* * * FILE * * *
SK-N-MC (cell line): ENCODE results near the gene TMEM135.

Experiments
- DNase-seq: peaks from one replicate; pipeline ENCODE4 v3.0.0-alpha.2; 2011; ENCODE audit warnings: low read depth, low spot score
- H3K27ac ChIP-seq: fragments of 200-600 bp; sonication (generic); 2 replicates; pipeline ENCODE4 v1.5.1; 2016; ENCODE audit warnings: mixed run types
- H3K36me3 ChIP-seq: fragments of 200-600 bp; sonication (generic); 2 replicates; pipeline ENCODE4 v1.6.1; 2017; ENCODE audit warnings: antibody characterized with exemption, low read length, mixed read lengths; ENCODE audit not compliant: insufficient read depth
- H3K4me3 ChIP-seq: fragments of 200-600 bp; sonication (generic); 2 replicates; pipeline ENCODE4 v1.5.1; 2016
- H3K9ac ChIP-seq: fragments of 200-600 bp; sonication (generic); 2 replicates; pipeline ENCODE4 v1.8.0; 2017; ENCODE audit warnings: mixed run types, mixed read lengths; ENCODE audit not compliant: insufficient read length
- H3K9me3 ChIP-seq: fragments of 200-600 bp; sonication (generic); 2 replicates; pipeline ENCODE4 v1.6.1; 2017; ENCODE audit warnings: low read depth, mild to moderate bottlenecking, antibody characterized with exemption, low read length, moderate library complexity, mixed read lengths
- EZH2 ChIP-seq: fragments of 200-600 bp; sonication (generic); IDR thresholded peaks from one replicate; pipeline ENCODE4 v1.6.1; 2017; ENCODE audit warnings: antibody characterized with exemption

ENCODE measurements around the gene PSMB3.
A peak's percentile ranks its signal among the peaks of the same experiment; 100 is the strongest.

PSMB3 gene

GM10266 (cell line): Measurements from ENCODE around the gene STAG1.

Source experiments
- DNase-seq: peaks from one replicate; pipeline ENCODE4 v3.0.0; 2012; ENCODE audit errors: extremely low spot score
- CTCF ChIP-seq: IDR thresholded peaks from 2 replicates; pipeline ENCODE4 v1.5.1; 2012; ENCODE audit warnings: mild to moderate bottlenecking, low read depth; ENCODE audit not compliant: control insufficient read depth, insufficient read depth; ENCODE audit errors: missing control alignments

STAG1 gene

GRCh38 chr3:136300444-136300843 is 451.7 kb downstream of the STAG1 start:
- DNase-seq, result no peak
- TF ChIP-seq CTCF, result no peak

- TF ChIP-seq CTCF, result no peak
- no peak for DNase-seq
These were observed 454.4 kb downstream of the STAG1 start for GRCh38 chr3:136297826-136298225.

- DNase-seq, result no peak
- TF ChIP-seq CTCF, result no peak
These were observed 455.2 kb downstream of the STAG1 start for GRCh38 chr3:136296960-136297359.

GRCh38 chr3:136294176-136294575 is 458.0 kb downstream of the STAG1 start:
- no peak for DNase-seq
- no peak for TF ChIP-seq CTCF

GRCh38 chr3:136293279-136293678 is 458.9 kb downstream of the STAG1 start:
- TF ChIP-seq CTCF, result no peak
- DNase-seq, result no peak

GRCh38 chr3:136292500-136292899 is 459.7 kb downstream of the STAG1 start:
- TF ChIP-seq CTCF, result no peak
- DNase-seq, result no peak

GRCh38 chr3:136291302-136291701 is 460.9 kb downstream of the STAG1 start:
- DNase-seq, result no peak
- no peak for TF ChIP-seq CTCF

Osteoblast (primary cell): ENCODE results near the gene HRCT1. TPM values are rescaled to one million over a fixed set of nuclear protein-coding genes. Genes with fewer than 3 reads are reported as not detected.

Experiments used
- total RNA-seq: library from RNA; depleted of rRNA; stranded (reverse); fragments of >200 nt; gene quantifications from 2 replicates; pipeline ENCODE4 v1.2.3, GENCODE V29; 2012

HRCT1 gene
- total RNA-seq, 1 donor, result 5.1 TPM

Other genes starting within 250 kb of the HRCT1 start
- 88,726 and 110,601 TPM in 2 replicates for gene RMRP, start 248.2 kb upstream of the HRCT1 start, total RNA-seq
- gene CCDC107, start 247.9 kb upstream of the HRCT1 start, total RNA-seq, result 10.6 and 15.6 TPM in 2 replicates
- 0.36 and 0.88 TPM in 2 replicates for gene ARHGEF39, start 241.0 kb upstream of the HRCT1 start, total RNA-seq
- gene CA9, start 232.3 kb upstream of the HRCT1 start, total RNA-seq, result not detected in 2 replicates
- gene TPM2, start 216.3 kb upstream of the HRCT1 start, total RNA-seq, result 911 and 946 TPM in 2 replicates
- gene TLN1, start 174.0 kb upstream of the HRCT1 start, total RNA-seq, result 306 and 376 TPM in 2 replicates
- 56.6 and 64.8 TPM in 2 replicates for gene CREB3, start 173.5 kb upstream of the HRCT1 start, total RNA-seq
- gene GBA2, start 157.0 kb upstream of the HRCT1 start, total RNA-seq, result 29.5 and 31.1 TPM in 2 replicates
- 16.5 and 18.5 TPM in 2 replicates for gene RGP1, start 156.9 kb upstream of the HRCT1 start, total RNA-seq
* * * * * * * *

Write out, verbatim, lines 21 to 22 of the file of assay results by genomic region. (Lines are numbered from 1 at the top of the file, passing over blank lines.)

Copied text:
- TF ChIP-seq CTCF, result no peak
- no peak for DNase-seq